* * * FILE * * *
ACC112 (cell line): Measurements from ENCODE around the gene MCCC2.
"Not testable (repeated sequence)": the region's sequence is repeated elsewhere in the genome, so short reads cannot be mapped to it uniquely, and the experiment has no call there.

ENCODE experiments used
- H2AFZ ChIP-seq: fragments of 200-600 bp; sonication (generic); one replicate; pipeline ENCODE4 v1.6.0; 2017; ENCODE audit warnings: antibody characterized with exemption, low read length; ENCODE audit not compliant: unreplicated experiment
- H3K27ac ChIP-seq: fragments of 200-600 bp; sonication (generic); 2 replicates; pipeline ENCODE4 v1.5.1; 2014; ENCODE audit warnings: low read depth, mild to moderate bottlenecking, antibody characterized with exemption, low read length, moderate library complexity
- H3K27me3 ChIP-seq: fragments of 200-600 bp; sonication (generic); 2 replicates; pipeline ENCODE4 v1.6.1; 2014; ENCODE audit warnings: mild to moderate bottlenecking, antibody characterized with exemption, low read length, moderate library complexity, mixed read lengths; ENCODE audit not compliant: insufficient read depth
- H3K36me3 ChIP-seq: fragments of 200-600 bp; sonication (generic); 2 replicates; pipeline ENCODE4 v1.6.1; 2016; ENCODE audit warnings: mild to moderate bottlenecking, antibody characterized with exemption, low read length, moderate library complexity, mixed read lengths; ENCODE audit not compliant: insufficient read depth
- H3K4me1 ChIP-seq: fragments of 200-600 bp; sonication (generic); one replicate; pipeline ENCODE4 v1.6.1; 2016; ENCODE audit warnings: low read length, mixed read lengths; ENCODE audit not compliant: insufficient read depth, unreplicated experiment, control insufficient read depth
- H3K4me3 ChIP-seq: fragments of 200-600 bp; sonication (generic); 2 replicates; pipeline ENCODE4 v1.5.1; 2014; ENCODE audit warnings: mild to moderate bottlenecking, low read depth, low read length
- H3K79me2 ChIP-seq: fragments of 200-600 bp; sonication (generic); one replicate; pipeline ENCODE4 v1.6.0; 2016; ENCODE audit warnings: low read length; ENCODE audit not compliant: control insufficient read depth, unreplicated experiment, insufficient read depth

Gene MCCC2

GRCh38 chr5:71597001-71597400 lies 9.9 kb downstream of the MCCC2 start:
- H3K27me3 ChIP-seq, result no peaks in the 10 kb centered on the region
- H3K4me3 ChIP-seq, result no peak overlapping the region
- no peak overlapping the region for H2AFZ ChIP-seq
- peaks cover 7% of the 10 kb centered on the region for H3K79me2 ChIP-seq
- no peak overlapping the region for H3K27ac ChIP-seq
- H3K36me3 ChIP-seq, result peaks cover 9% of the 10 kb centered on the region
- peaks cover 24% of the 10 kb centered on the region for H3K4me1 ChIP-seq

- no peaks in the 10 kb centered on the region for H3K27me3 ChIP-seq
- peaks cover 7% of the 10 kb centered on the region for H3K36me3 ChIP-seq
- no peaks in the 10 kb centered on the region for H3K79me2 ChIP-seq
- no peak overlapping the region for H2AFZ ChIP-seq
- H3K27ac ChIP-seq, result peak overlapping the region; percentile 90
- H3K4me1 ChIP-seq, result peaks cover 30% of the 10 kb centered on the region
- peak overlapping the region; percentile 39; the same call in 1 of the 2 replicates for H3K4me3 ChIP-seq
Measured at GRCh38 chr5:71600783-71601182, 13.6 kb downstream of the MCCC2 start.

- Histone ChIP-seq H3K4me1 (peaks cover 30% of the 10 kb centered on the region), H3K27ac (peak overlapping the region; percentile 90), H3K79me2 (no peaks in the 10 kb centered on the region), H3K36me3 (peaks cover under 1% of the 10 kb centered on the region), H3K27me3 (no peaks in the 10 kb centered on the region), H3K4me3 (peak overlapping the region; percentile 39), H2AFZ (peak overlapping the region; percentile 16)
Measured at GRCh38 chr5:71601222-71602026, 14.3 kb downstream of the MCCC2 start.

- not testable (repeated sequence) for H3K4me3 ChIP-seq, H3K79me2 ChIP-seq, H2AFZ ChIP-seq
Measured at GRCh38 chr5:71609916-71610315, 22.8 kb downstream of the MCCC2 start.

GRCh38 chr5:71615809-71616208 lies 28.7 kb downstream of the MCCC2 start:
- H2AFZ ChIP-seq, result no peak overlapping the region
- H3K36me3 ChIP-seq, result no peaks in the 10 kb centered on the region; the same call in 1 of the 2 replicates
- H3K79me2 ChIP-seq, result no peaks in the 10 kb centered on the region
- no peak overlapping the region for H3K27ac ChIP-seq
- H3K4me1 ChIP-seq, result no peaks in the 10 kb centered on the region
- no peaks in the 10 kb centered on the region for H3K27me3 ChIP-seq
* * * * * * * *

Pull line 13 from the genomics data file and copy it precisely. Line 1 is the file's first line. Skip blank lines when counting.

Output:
- H3K27me3 ChIP-seq, result no peaks in the 10 kb centered on the region